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The waiting game


The game of tennis is different to most sports in the sense that there often isn’t a defined starting time for matches.

I often joke that professional tennis players are also professional time-wasters. Us tour players have to be exceedingly patient as we regularly have to sit around for extended periods of time waiting for our chance to compete.

This waiting game is particularly prevalent during the first week of Grand Slams when there are a plethora of matches to be played on a limited number of courts.

When you add bad weather to the equation, like we have had in Paris this week, one’s patience is pushed even further to the limit. But the show must go on and so it has, with the tournament still running on schedule.

A question I’m often asked is: Other than being more glamorous, how does competing in Grand Slams differ from playing other tournaments in the season?

In the men’s game, one of the greatest differences is that the matches are best of three out of five sets. Therefore, to prove successful in this format, a player needs to be even more physically and mentally resilient. These two aspects go hand-in-hand; possessing one without the other will cause a player to struggle.

From a physical standpoint, it’s very important to feel that you can compete for five full sets. This is why the physical preparation leading up to Grand Slams is so important. The process of physical preparation is indeed tricky owing to competing in other tournaments prior to the Slams. Thus scheduling is paramount to success. One has to make time in the year to focus more on the physical side of the game.

In addition to physical preparation ahead of an event, rest and recovery during a tournament is essential. Most of us players have a day ‘off’ between matches, which is vitally important as we use this time to freshen up as much as possible ahead of our forthcoming fixture.

A typical ‘off’ day for me equates to a light practice, consisting of no more than one hour, where I work on particular areas of my game from my previous match and also in preparation for my next clash.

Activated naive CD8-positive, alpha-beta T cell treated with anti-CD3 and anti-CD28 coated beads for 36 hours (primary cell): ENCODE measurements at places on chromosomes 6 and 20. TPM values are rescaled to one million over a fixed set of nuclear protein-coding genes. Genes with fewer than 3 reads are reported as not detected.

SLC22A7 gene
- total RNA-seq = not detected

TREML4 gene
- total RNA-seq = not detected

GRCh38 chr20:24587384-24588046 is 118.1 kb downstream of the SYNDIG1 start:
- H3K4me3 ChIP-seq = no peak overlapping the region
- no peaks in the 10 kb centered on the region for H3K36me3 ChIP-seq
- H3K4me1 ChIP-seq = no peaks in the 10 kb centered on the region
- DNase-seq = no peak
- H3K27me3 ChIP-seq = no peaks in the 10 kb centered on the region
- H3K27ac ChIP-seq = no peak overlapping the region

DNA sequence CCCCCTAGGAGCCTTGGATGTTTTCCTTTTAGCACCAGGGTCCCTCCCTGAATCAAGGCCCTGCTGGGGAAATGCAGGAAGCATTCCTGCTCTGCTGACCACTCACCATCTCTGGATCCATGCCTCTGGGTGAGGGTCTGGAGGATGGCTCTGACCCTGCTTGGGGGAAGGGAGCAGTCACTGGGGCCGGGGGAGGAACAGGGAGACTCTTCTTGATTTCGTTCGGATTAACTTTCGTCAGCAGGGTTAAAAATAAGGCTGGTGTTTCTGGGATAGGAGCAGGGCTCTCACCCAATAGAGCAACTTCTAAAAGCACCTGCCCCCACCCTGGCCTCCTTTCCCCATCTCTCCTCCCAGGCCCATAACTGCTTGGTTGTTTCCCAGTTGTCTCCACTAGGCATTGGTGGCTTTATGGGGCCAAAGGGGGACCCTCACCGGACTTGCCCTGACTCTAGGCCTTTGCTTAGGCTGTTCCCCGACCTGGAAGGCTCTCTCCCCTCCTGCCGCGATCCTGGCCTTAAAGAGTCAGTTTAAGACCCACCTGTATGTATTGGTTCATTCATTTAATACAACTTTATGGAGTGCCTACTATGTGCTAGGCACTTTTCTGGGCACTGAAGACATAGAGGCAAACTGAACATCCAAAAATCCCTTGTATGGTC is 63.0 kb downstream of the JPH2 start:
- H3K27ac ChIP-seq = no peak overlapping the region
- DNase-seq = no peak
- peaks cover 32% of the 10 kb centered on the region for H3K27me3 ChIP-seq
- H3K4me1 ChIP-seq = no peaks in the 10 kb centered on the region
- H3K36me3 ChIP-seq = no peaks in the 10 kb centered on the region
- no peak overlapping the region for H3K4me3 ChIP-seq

In addition, I like to do a few reaction drills to ensure I stay sharp. This is the extent of the physical activity I do. The rest of my day is spent relaxing and receiving treatment from either a physiotherapist or a massage therapist.

From a mental standpoint, playing three of five sets requires a few minor adjustments from the regular best two of three set matches. Longer periods of focus are required.

In these longer matches a lot can happen. For example, the conditions can change, an opponent can suddenly start playing very well or differently. It’s crucial that one stays relaxed and works through all such factors.

The real key is combining both the physical and mental side of the game. A good example of this occurred during my second-round matchup against Russia’s Evgeny Donskoy. I lost a very close first set on a tie-break after dropping a few set points.

However, even though I knew that I still had to win three sets to advance, physically I felt strong and I knew that I could keep going. This filled me with confidence.

Mentally, I was well aware what I had to do and retained my focus and composure to produce a good level of tennis which ultimately won me the match.

Thus far, I have played two good matches at Roland Garros and I’m happy to have reached the third round for the second year in a row. However, each match from here on in only gets tougher. On Friday, I face a very tough opponent in 14th seed Milos Raonic.

As I write this blog, the match day schedule has yet to be released, so I have nothing left to do but wait and see…

Wish me luck, Kev.


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